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Massandra

Famous state winery of the Ukraine on the outskirts of Yalta on the south coast of the Crimea, It now covers around 2,500 hectares of vineyards with several satellite companies. Count Mikhail had near the village of Massandra Vorontsov (1782-1856) build the Alupka Castle and have vineyards planted for which he added new grape varieties for the Crimea, among others Aligoté. Cabernet Sauvignon. Pedro Ximenez and Sémillon Imported. Prince Lev Golizyn owned the winery nearby Nowyj Swet (New World) where he produced sparkling wines and the fame of the Crimean champagne founded. Inspired by Worinzow, the last Russian Tsar Nicholas II (1868-1918) commissioned Prince Golyzin in the 1890s to build the "most beautiful winery in the world" near the village of Massandra and to develop the south coast for the production of sweet wines, The sole purpose of this was to supply the Tsar summer residence Livadia with wine.

Massandra Palace - front and back

Georgian miners drove deep cellars into the rocks; There are seven tunnels on three levels with ideal storage conditions (13 to 14 ° C and 90 to 95% humidity ). The first wines were produced by Count Woronzow and Prince Golizyn in 1897, initially using the one that was already famous at the time Château d'Yquem tried to copy, and later Madeira. port wine. sherry and Tokaj, climate and ground were particularly suitable for the grape varieties of the great role models, but the wines developed an independent character. In 1898, under Prince Golitsyn, Alexander Yegorow was appointed responsible for Massandra. He survived the Russian Revolution of 1917 and, in spite of his pre-revolutionary past, became head of the winery in 1936. His grandson Yuri Yegorow (after his father Dimitri, who was executed by the NKDW in 1937) is now the third generation to head the winery.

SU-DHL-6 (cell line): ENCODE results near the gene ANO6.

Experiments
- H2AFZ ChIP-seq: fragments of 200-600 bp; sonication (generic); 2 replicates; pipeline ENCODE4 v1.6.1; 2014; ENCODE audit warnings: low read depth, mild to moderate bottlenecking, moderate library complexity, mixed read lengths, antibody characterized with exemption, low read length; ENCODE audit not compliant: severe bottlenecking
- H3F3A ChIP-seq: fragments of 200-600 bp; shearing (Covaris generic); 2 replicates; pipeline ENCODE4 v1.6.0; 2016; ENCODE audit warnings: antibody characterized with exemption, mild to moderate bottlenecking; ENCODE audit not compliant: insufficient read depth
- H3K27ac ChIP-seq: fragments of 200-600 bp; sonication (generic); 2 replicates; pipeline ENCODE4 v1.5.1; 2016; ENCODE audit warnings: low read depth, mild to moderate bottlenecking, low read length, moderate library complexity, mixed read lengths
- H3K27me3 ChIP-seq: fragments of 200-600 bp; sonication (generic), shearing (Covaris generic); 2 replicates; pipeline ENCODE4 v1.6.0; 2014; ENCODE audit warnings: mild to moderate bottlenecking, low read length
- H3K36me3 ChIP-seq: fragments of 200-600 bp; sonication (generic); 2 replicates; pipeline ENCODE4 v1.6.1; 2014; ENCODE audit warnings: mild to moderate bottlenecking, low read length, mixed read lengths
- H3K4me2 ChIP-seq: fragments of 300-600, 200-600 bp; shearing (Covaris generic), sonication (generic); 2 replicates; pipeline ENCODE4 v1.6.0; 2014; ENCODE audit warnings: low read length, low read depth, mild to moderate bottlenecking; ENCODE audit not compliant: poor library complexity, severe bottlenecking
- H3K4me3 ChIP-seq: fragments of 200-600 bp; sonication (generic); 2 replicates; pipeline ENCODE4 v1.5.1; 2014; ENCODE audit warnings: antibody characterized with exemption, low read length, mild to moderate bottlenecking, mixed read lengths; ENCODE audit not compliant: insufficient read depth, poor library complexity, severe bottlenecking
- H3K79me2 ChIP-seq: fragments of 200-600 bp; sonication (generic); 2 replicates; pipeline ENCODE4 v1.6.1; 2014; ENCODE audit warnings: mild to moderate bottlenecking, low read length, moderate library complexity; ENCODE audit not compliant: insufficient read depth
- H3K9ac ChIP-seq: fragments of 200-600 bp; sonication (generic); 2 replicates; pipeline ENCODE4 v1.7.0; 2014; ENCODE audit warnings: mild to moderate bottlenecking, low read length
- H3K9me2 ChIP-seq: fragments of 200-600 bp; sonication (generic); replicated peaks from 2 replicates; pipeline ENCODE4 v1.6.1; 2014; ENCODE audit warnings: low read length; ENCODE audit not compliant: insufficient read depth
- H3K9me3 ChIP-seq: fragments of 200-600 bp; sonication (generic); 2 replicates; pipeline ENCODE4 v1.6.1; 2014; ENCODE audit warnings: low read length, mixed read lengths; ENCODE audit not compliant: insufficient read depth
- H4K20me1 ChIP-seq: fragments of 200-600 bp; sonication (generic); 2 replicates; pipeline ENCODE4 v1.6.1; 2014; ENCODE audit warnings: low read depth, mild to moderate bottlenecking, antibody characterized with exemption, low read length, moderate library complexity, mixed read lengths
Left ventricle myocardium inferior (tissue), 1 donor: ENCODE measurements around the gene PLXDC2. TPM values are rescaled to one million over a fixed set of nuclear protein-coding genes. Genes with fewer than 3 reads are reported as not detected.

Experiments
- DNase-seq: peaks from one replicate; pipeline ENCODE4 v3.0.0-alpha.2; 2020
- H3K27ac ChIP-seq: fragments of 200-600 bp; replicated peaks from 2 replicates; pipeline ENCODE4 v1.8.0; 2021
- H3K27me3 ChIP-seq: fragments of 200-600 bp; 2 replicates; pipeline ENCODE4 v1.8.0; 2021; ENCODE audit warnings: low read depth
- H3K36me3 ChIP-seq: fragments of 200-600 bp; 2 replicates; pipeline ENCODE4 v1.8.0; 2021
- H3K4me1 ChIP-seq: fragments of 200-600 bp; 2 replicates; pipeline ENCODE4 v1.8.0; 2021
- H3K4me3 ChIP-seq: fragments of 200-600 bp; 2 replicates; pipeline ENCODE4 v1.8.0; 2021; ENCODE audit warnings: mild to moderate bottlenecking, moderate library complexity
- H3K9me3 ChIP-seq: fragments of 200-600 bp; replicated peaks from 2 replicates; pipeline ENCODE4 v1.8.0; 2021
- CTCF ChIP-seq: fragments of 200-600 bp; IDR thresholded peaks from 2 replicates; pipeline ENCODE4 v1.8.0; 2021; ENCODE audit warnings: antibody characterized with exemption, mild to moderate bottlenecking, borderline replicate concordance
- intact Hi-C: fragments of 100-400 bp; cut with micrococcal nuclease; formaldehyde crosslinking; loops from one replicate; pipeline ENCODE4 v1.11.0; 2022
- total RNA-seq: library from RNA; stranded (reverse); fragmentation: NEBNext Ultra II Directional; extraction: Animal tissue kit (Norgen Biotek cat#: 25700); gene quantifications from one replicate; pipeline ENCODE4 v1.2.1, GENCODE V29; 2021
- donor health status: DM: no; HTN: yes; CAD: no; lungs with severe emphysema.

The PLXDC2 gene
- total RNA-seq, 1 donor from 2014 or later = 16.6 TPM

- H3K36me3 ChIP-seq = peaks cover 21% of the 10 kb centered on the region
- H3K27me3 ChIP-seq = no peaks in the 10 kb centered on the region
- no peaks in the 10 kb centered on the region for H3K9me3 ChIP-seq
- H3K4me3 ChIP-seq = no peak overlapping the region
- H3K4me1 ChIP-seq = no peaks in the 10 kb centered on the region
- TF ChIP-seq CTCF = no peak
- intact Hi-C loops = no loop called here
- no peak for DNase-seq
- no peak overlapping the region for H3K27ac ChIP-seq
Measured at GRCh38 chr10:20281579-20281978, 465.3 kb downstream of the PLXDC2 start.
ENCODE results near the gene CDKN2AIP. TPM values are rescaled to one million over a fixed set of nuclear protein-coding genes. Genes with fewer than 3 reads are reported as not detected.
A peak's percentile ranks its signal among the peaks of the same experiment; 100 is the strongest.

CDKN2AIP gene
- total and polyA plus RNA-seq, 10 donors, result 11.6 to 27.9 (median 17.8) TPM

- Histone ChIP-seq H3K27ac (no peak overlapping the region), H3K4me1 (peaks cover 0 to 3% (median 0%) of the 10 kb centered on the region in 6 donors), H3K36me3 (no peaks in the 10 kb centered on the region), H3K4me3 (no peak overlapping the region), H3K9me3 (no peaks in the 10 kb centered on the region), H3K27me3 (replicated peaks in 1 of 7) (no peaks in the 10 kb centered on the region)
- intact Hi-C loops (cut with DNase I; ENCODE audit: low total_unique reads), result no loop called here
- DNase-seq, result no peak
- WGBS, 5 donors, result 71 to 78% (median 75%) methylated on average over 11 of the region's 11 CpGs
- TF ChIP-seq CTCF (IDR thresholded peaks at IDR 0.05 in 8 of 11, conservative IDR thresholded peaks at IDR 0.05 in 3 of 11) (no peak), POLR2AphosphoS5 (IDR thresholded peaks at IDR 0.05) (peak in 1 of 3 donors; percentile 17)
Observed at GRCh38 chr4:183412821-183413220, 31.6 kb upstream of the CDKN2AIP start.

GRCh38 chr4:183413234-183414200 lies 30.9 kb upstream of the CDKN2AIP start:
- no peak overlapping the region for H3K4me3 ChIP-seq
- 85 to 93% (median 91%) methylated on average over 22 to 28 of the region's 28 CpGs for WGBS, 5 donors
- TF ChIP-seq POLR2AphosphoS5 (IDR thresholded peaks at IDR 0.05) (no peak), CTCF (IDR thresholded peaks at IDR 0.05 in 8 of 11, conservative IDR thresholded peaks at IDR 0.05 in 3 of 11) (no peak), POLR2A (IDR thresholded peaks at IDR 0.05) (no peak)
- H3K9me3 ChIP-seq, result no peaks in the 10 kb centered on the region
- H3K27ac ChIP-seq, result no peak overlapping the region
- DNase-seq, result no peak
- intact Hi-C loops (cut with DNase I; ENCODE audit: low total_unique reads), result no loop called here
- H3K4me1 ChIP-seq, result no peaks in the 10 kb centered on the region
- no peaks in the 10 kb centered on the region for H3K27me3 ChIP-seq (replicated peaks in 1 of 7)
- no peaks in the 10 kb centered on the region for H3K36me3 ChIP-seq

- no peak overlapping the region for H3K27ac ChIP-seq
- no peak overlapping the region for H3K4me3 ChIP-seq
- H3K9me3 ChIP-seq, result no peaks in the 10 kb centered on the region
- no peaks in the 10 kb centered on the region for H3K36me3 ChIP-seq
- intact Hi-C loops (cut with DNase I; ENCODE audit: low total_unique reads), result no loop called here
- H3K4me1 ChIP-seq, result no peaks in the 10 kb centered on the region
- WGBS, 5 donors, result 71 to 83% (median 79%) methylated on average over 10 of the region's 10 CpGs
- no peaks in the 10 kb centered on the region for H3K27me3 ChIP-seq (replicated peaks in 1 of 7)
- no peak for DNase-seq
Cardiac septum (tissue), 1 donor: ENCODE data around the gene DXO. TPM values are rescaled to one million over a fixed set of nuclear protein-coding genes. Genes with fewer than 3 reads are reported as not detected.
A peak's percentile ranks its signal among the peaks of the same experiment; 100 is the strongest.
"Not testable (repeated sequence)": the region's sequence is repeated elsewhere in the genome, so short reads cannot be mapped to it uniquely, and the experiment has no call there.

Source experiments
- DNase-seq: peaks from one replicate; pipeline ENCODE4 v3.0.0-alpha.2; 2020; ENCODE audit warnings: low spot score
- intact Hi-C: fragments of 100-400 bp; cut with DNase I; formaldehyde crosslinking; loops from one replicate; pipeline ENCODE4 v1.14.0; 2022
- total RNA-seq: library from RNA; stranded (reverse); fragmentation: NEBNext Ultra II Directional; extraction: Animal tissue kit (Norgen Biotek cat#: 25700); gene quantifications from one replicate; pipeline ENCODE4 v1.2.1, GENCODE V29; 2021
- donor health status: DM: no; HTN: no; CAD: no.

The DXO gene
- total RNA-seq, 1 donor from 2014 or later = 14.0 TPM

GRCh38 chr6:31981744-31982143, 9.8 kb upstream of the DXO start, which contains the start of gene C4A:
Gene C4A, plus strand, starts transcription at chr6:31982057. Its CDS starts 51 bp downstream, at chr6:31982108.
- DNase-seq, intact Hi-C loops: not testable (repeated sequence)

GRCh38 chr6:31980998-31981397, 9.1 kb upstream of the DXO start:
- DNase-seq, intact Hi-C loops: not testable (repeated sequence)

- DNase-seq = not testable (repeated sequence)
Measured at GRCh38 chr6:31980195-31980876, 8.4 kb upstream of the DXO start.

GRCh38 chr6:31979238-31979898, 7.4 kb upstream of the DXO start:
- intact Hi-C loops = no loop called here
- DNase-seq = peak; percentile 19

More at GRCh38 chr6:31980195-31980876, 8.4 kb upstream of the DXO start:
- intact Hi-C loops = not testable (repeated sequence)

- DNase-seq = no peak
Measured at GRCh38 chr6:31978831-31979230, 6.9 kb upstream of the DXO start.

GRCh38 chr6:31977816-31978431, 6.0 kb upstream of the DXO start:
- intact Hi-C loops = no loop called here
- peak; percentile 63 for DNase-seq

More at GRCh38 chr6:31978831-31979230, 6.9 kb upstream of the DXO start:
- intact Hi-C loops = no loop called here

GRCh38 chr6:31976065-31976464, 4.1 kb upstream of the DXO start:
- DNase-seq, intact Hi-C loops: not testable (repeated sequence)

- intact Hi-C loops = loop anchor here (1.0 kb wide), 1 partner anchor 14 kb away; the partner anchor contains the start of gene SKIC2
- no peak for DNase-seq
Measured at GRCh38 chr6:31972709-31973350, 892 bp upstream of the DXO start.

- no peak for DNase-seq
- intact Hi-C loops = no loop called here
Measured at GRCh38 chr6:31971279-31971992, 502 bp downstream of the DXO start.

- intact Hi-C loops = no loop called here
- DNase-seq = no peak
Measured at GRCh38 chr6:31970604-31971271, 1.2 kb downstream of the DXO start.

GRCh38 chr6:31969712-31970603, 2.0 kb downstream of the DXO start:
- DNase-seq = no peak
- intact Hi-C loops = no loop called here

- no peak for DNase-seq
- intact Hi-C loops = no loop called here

In 1922, the wine stocks of all the Tsar's palaces from Moscow, St. Petersburg and Livadia were brought to Massandra on Stalin's orders and remained locked up there. Production was resumed with the strict quality control that was used during the tsarist era, so that there was only a short gap in inventories in the 1920s. The German invasion of the Crimea began in November 1941. But as early as September, Yegorow had the cellar contents evacuated to three different locations. When the famous Yalta conference took place there in February 1945, the wine was already in the old square. Today, the winery traditionally continues to produce a large part (but not exclusively) of sweet wines from different varieties Muscatel varieties and Saperavi produced, some of which are also fueled.

The ideal climatic conditions produce grapes with extremely high sugar content, The barrels are made of oak from the surrounding forests. The vinification methods are very similar to those of Madeira, port wine and sherry. Under the ideal storage conditions, wines are created that can be over a hundred years old and far older. The "Massandra Collection" founded by Prince Golizyn will be continued. Every year around 10,000 bottles are added, some of which only reach the market after decades. In 1990 it took place at Sotheby's in London one auction, where wines (in edible condition) were auctioned back to 1880. Special wine dealers still offer wines dating back to the early 20th century. At Sotheby's, a 1775 vintage sherry was auctioned for $ 43,000 in 2001. It is a port wine-style wine appreciated by Tsar Nicholas II Kagor that was served on special occasions.

Left picture - Palace front view: By A. Savin - Own work, CC BY-SA 3.0 , Link
Right picture - Palace back: GPL , Link

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